Walker v. Krol et al

Filing 48

ORDER by Judge Haywood S. Gilliam, Jr. ORDER 38 DENYING REQUEST TO VACATE JUDGMENT PURSUANT TO FED. R. CIV. P. 60(b)(6). (ndr, COURT STAFF) (Filed on 7/29/2022)Any non-CM/ECF Participants have been served by First Class Mail to the addresses of record listed on the Notice of Electronic Filing (NEF)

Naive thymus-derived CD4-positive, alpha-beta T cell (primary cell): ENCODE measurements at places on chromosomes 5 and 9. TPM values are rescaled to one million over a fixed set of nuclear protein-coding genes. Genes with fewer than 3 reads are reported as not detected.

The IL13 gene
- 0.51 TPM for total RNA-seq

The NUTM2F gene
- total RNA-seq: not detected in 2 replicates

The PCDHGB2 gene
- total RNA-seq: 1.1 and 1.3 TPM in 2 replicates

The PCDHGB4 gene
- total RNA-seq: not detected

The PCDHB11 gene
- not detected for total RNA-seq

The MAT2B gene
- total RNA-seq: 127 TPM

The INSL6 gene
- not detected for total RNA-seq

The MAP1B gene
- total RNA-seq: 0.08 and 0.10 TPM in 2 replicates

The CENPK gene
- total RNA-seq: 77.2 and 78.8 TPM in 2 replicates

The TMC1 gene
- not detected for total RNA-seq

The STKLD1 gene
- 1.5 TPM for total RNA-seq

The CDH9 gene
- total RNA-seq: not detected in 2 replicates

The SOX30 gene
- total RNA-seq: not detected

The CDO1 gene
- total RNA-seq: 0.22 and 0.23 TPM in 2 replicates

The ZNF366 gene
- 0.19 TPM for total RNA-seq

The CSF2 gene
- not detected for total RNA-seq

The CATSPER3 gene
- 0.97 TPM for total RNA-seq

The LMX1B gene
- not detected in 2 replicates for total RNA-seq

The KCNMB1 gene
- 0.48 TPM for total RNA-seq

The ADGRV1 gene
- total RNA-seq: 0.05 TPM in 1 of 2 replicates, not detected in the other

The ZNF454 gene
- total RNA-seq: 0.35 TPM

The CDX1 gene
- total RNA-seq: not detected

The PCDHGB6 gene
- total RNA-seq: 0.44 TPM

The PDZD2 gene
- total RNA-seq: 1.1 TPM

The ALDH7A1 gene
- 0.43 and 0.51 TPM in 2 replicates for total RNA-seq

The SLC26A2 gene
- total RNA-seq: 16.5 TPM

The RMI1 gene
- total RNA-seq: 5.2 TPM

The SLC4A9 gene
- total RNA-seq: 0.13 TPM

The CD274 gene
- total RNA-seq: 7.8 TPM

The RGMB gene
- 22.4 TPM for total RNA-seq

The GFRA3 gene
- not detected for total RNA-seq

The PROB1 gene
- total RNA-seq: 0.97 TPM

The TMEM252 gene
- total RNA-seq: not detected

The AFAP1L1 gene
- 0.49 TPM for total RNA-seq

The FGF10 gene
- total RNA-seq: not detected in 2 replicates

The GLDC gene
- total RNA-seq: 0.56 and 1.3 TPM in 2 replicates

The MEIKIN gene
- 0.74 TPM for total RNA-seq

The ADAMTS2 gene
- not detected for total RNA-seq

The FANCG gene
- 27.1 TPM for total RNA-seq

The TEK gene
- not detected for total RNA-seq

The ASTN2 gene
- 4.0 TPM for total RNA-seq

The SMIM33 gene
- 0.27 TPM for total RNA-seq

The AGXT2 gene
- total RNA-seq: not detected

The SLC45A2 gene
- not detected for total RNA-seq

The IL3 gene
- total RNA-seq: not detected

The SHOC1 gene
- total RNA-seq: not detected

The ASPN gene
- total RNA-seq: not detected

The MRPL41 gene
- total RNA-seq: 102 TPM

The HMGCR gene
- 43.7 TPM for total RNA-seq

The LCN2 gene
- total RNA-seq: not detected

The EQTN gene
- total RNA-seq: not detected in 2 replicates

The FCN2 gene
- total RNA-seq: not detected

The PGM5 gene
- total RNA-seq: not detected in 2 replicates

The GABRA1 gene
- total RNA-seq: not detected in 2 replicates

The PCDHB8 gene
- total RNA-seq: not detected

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1 2 3 4 UNITED STATES DISTRICT COURT 5 NORTHERN DISTRICT OF CALIFORNIA 6 7 JEFFREY E. WALKER, Plaintiff, 8 v. 9 10 ORDER DENYING REQUEST TO VACATE JUDGMENT PURSUANT TO FED. R. CIV. P. 60(b)(6) Re: Dkt. No. 38 KROL, et al., Defendants. 11 United States District Court Northern District of California Case No. 15-cv-05819-HSG 12 13 14 Plaintiff, an inmate housed at San Francisco County Jail, filed this pro se action pursuant 15 to 42 U.S.C. § 1983. Now pending before the Court is Plaintiff’s motion to vacate the judgment 16 pursuant to Fed. R. Civ. P. 60(b)(6). Dkt. No. 38. Defendants have filed an opposition. Dkt. No. 17 46. For the reasons set forth below, Plaintiff’s motion is DENIED. DISCUSSION 18 19 20 I. Procedural History On or about December 18, 2015, Plaintiff filed this pro se action pursuant to 42 U.S.C. 21 § 1983, alleging that while he was housed at San Francisco County Jail as a pretrial detainee in or 22 around June 2015, his conditions of confinement violated the Fourteenth Amendment. Dkt. Nos. 23 1, 9. On June 13, 2017, the Court ordered Plaintiff to show cause why the Court should not grant 24 Defendants’ motion to dismiss the action with prejudice based on Plaintiff’s repeated refusals to 25 sit for his deposition which prevented Defendants from gathering evidence concerning the 26 allegations set forth in the complaint. Dkt. No. 33. Plaintiff did not file an opposition to 27 Defendants’ motion to dismiss, did not respond to the Court’s order to show cause, and did not 28 communicate with the Court after October 31, 2016. After carefully considering the five factors 1 relevant to whether a district court should dismiss for failure for prosecute or for failure to comply 2 with court orders, the Court concluded that dismissal for failure to prosecute pursuant to Fed. R. 3 Civ. P. 41(b) was appropriate and dismissed the case with prejudice on August 7, 2017. Dkt. No. 4 35. 5 On January 6, 2022, more than four years later, Plaintiff wrote the Court, stating that he 6 had been unable to follow through with this case because he was mentally impaired since 2016 7 due to being forcibly administered anti-psychotic medication. Plaintiff stated that he was now 8 “ok” and would like to proceed with this action. Dkt. No. 37. On January 28, 2022, Plaintiff filed the instant motion to reinstate this action, which the United States District Court Northern District of California 9 10 Court construes as a motion for leave to vacate or set aside the judgment pursuant to Fed. R. Civ. 11 P. 60(b)(6). Dkt. Nos. 38, 44. 12 II. Request to Set Aside Judgment Pursuant to Fed. R. Civ. P. 60(b)(6) 13 A. Legal Standard 14 “[Fed. R. Civ. P. 60(b)(6)] has been used sparingly as an equitable remedy to prevent 15 manifest injustice and is to be utilized only where extraordinary circumstances prevented a party 16 from taking timely action to prevent or correct an erroneous judgment.” United States v. 17 Washington, 394 F.3d 1152, 1157 (9th Cir. 2005) (internal quotations omitted). Thus, to reopen a 18 case under Rule 60(b)(6), a party must establish “both injury and circumstances beyond his control 19 that prevented him from proceeding in a proper fashion.” Id. (internal quotations omitted); see, 20 e.g., id. at 1160-61 (finding plaintiff entitled to relief under Rule 60(b)(6) because tribal non- 21 recognition was extraordinary circumstance beyond their control which prevented them from 22 proceeding in proper fashion). In considering whether to grant a Rule 60(b)(6) motion, the 23 following factors may be relevant to the analysis: (1) whether the plaintiff has made a showing of 24 extraordinary circumstances, such as a change in intervening law; (2) whether the petitioner 25 exercised diligence in pursuing the issues; (3) interest in finality; (4) delay between the finality of 26 the judgment and the motion for Rule 60(b)(6) relief; and (5) degree of connection between the 27 28 2 United States District Court Northern District of California 1 extraordinary circumstance and the decision for which reconsideration is sought.1 See Henson v. 2 Fidelity Nat’l Financial, Inc., 943 F.3d 434, 440 (9th Cir. 2019) (factors set forth in Phelps v. 3 Alameida, 569 F.3d 1120, 1135 (9th Cir. 2009), which considered Fed. R. Civ. P. 60(b)(6) relief in 4 the context of habeas proceedings, are also relevant in civil rights context). The Court must 5 consider all of the relevant circumstances surrounding the specific Rule 60(b)(6) motion. Id. 6 B. Analysis 7 Plaintiff requests that the Court reopen this case, claiming that he was unable to prosecute 8 this case because he was forcibly medicated with anti-psychotic medications from November 1, 9 2016 to 2021. Dkt. No. 38. Plaintiff states that at some point he was “partially functioning” and 10 therefore able? to file criminal post conviction writs and 851.8 petitions to seal and destroy arrest 11 records; and to restart or refile Santa Clara County Case No. 146125. Plaintiff states that on or 12 around October 27, 2021, he was a “non-prisoner @ state hospital . . . 6600 civil hold.” Dkt. No. 13 38 at 3. Plaintiff attached the following to his motion: a January 6, 2022 California Court of 14 Appeal denial of his petition for a writ of habeas corpus; and a September 20, 2021 San Francisco 15 Superior Court denial of his petition for a writ of habeas corpus. Plaintiff states that he has only 16 recently returned to county jail. Plaintiff attaches copies of state court pleadings from state court 17 actions that he initiated in or around 2021. See generally Dkt. No. 38. In a later pleading, 18 Plaintiff states that he was on anti-psychotic medication and partially sedated; that he recalls that 19 at the start of the deposition hearing, he did not refuse to participate but notified the city attorney 20 that he was unable to go forward; and that he does not recall any April 14, 2017 motion to compel 21 his deposition. Dkt. No. 43. Defendants initially construed the motion as a motion to reopen. Defendants opposed, 22 23 arguing that reopening is barred by res judicata and the statute of limitations. Defendants argue 24 that res judicata prohibits relitigation of these claims since the Court has already entered judgment 25 in Defendants’ favor. Defendants also argue that the statute of limitations expired sometime in 26 2017 and that any new complaint would be untimely because it would not relate back to the 2015 27 28 1 Henson lists a sixth factor to consider, comity, but this factor is only applicable in cases involving a federal habeas petition that challenges a state conviction. Henson, 934 F.3d at 453. 3 1 United States District Court Northern District of California 2 complaint. See generally Dkt. No. 41. In response to the Court’s order, Defendants addressed whether the Court should vacate 3 the judgment pursuant to Fed. R. Civ. P. 60. Defendants opposed vacating the judgment, arguing 4 that Plaintiff’s vague claim that he was impaired by medication does not constitute extraordinary 5 circumstances because Plaintiff has not identified the alleged medication or how the medication 6 prevented him from prosecuting this case. Defendants further argue that Plaintiff did not bring his 7 motion within a “reasonable” time, as required by Fed. R. Civ. P. 60(b)(6), in that judgment was 8 entered in August 2017, and Plaintiff was capable of filing, and did file, court actions in 2021, but 9 delayed until January 2022 to file this motion to vacate the judgment and re-instate this action. 10 Applying the Phelps factors listed above, the Court finds that Plaintiff has not 11 demonstrated the “extraordinary circumstances” or “manifest injustice” required to set aside a 12 judgment under Fed. R. Civ. P. 60(b)(6). 13 The first factor – showing of extraordinary circumstances – weighs against Plaintiff. 14 Plaintiff has not made a showing of extraordinary circumstances. Plaintiff has conclusorily stated 15 that he was unable to prosecute this action because he was involuntary medicated from November 16 2016 to 2021. But Plaintiff has not explained how the medication prevented him from prosecuting 17 this action, i.e. what kind of anti-psychotic medication he was prescribed and how the partial 18 sedation made him unable to prosecute this case for over four years. Plaintiff also has not 19 addressed how he was able to pursue multiple cases in state court despite being forcibly medicated 20 or, if he is no longer medicated, why he did not promptly pursue this action once he stopped being 21 medicated. 22 The second factor – diligence in pursuing the issue – also weighs against Plaintiff. 23 Plaintiff has been filing and pursuing other court actions since sometime in 2021 but did not file 24 the motion to vacate judgment until January 2022. 25 The third and fourth factors – interest in finality and delay between the finality of the 26 judgment and this motion– also weigh against Plaintiff. This case was closed nearly five years 27 ago and Plaintiff has made no effort to prosecute the case until recently. Evidence may well no 28 longer be available, and witnesses’ memories may have faded. 4 1 The fifth factor – degree of connection between the extraordinary circumstance and the 2 decision for which reconsideration is sought – is neutral. The alleged extraordinary circumstance 3 – being involuntarily medicated – is the reason he seeks to reopen this action over four years later, 4 but Plaintiff does not explain why he was able to file actions in state court prior to filing this 5 motion. 6 Weighing all the relevant factors together and evaluating the circumstances of this case, the 7 Court concludes that Plaintiff has not demonstrated that he is entitled to relief under Fed. R. Civ. 8 P. 60(b)(6). CONCLUSION 9 10 United States District Court Northern District of California 11 For the reasons set forth above, the Court DENIES Plaintiff’s motion to vacate the judgment pursuant to Fed. R. Civ. P. 60(b)(6). Dkt. No. 38. This case remains closed. 12 This order terminates Dkt. No. 38. 13 IT IS SO ORDERED. 14 15 16 Dated: July 29, 2022 ______________________________________ HAYWOOD S. GILLIAM, JR. United States District Judge 17 18 19 20 21 22 23 24 25 26 27 28 5